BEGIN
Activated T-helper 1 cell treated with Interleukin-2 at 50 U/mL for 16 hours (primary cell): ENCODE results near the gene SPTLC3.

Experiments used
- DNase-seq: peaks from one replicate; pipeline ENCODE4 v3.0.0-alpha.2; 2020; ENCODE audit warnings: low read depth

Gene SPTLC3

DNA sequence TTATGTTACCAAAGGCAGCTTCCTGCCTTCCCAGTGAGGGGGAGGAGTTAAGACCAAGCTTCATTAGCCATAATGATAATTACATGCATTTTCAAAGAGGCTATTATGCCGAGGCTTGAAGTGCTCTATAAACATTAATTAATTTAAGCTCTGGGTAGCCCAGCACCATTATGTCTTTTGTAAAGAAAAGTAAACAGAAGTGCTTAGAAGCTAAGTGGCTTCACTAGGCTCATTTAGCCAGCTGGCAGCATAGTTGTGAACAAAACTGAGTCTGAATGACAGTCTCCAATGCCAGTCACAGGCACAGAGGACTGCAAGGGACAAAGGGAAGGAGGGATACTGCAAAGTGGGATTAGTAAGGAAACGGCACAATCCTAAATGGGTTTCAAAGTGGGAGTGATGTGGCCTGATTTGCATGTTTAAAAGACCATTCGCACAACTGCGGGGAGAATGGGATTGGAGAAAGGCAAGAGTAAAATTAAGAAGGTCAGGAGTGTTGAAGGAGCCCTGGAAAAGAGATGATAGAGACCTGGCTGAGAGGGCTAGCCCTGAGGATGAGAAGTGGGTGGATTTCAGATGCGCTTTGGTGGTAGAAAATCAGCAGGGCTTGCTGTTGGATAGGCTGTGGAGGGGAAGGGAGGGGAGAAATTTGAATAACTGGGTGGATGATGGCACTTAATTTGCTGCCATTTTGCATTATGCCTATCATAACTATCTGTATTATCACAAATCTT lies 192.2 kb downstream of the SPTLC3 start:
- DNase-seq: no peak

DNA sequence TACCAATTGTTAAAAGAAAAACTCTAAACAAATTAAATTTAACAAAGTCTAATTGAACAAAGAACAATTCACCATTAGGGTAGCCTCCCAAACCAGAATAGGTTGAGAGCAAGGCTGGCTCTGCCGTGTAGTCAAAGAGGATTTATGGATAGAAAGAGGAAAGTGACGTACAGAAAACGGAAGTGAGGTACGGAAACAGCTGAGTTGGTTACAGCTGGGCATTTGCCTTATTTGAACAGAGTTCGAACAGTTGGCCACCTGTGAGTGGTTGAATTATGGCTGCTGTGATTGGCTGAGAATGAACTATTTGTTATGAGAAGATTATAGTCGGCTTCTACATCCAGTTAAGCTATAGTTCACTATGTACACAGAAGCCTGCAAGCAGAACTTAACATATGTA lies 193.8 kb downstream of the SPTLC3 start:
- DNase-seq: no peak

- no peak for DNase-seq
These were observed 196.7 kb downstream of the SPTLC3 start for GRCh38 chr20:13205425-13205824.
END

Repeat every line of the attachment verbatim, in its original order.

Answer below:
Activated T-helper 1 cell treated with Interleukin-2 at 50 U/mL for 16 hours (primary cell): ENCODE results near the gene SPTLC3.

Experiments used
- DNase-seq: peaks from one replicate; pipeline ENCODE4 v3.0.0-alpha.2; 2020; ENCODE audit warnings: low read depth

Gene SPTLC3

DNA sequence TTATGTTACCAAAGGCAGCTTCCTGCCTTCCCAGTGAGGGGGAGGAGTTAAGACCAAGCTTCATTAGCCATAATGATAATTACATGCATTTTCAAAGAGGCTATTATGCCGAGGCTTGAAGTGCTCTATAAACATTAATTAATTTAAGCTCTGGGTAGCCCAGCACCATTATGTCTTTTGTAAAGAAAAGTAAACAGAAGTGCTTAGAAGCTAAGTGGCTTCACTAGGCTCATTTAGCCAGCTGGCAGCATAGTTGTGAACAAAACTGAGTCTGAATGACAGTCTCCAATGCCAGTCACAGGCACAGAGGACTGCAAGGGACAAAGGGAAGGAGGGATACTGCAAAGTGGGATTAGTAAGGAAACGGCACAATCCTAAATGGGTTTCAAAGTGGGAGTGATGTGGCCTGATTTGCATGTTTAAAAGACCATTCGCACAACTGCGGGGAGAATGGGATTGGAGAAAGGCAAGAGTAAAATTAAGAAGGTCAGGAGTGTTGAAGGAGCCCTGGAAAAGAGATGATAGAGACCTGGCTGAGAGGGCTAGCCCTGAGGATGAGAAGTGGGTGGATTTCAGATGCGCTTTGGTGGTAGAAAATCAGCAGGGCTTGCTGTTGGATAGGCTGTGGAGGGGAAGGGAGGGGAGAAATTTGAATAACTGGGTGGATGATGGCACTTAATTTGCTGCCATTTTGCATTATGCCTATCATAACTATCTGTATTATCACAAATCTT lies 192.2 kb downstream of the SPTLC3 start:
- DNase-seq: no peak

DNA sequence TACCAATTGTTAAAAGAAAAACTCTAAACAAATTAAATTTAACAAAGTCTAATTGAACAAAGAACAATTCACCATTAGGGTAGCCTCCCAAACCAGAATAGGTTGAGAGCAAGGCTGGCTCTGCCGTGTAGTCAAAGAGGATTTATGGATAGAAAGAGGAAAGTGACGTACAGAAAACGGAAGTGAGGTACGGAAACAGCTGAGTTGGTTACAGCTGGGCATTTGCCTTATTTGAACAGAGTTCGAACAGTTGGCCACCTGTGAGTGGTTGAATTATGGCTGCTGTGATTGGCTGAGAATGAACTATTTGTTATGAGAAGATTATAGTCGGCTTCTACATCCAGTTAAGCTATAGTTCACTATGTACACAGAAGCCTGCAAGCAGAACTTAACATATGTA lies 193.8 kb downstream of the SPTLC3 start:
- DNase-seq: no peak

- no peak for DNase-seq
These were observed 196.7 kb downstream of the SPTLC3 start for GRCh38 chr20:13205425-13205824.